It is a thing seldom practised in other Courts to begin Actions of this Nature, unless they have [Page 16] had an important occasion to do it, and after­wards to abandon them with an Easiness, which may in some measure be attributed to their great Weakness; but there are some places where this Conduct is more in Request than others, and the Court of Spain is one of them. Some per­sons were even perswaded, that this design of taking away the Ambassador's Priviledges, was executed by the Ministers, only out of a Princi­ple of Revenge, because our King had sent word to the Duke de Giovenezzo, that he was willing to give him at his Court all the Advantages that belonged to the Character of the Ambassador of Spain, wherewith he was invested; but that he had no Intention to leave him those Liberties which he allowed to others. And he had a par­ticular Reason to observe this Conduct with him; for it is very well-known, that when he was in the Quality of Envoy at the Court of Savoy, he had busied himself, without any pro­vocation, to put them upon the Design of burning the Vessels of Toulon, and the Magazines of Pig­nerol: So that the King having very just Reasons to look upon him as a particular Enemy, it was Natural enough to deny him those Favours that are allowed to those Persons for whom we have an Esteem. However it was if the Court of Spain was at the bottom mortified at this matter, they took care not to make it appear; and to take away from our King an Ambassador who was by no means agreeable to him, they imme­diately named the Marquess de la Fuente to go and supply his Place. The Queen was extreme­ly satisfied to see the business of the Franchises terminate as she desired.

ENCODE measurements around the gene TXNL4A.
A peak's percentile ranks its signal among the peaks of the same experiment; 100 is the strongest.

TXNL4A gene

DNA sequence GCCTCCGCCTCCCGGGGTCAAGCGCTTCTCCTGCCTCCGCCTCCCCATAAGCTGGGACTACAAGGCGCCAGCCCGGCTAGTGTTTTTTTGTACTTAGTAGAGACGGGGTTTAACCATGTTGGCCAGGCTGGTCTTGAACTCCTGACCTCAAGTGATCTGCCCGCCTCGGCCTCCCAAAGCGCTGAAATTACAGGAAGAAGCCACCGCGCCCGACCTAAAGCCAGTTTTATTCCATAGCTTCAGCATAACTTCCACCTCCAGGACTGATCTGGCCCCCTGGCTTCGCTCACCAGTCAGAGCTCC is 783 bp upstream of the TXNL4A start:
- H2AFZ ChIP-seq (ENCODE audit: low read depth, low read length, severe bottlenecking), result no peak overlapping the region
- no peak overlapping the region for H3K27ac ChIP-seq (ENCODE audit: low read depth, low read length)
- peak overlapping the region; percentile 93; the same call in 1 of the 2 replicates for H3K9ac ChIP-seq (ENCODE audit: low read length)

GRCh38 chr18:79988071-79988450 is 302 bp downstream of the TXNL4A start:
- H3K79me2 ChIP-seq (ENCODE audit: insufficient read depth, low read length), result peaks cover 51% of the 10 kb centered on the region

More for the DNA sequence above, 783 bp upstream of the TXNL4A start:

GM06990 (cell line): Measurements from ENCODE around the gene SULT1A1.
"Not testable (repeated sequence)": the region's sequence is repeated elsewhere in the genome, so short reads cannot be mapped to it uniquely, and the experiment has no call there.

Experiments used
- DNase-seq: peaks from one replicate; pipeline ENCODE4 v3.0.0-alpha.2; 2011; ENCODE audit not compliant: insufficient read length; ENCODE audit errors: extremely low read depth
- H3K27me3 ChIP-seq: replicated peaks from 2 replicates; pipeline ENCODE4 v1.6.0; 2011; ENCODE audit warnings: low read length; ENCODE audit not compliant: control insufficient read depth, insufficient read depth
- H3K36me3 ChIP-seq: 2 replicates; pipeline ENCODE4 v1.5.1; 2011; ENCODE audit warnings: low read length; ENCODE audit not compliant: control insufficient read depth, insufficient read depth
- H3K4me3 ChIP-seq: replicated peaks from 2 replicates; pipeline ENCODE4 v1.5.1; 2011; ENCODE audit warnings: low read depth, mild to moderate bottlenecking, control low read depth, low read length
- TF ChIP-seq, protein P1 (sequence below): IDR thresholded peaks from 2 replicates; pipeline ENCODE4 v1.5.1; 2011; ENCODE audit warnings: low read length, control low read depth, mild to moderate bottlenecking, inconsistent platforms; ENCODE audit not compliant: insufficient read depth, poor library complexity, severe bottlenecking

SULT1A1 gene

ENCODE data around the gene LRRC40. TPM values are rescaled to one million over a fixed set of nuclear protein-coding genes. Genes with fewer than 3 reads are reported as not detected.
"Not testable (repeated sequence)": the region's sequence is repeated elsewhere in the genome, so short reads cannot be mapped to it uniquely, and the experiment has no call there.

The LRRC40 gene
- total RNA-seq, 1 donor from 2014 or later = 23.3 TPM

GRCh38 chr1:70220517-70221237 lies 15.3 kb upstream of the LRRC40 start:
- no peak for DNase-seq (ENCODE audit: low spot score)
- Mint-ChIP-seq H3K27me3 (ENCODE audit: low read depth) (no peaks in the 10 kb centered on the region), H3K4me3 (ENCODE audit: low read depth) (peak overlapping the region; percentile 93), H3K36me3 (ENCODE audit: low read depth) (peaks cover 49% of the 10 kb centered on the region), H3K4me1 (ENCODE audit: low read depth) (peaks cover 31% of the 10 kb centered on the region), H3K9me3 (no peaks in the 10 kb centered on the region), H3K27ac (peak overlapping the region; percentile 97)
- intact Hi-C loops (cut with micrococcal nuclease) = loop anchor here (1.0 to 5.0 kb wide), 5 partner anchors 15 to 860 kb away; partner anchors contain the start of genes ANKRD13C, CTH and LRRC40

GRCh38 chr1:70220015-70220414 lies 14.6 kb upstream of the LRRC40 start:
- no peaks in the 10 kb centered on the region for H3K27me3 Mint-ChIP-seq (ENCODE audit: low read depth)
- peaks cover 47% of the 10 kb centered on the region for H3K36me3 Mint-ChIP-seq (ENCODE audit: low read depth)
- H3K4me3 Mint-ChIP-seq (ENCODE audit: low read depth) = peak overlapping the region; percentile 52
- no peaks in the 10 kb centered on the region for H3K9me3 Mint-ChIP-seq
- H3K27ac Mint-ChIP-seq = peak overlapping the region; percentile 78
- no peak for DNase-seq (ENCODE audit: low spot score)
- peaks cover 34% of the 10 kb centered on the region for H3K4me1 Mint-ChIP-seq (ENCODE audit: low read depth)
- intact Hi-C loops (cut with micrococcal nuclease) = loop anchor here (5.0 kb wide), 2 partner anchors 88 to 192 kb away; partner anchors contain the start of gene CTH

[Page 17] The King, who loved her tenderly, notwith­standing all those secret Enemies that did her ill Services with him, knowing that one of her greatest Diversions was to ride a hunting, order­ed Three fine Horses to be brought to her from Andalusia. She chose one of the most mettlesome, and mounted him; but she was no sooner got upon his back, but he began to caper, and was very like to have thrown himself backwards upon her, when she fell: One of her Feet un­luckily happened to hang in the Stirrup, and the Horse finding this Embarras, ran about very furiously, and dragged the poor Queen after him, to the extream peril of her Life. This Accident happen'd in the Court of the Palace. The King beholding her from a Balcony, was brought to the last Despair; And though the Court was full of Persons of Quality, and the Guards, yet no one durst offer to go and help the Queen, because it is not lawful for any body to touch her, and especially by the Feet, unless it be the Chief of her Menins, or Pages, who puts on her Chiopins: These are a sort of San­dals, into which the Ladies put their Shooes, and make them appear very tall. The Queen always supports her self upon one of her Menins, when she walks any where; but these were Children too small to rescue her from the danger wherein she was. At last, Two Spanish Knights, one of whom was named Don Louis de las Torres, and the other, Don Jaime de Soto-Mayor, resol­ved, Whatever might happen, to deliver her: So one of them caught hold of the Horse by the Bridle, and stopt him; the other took hold im­mediately of the Queen's Foot, took it out of the Stirrup, and put one of his fingers out of [Page 18] Joynt in doing her this piece of Service: But without tarrying a moment, away they went to their Houses, and presently ordered their Horses to be saddled, to escape the King's Indignation. The Young Count de Pannaranda, who was a Friend to both of them, approached the Queen, and told her very respectfully, That those Gen­tlemen who had been so happy as to save her Life, were yet in fear of losing their own. She had the Goodness to speak to the King in their favour, because, as I mentioned before, no body was permitted to touch her, and particularly by the Feet. The King, who came down imme­diately, to see in what a condition she was, te­stified an extraordinary Joy to find she was not hurt, and very kindly received the Request she made in behalf of these Generous Criminals. Word was immediately sent to them, who by this time were got on Horse-back to save them­selves: The Queen honoured them with a Pre­sent, and ever after had a particular Considera­tion for them.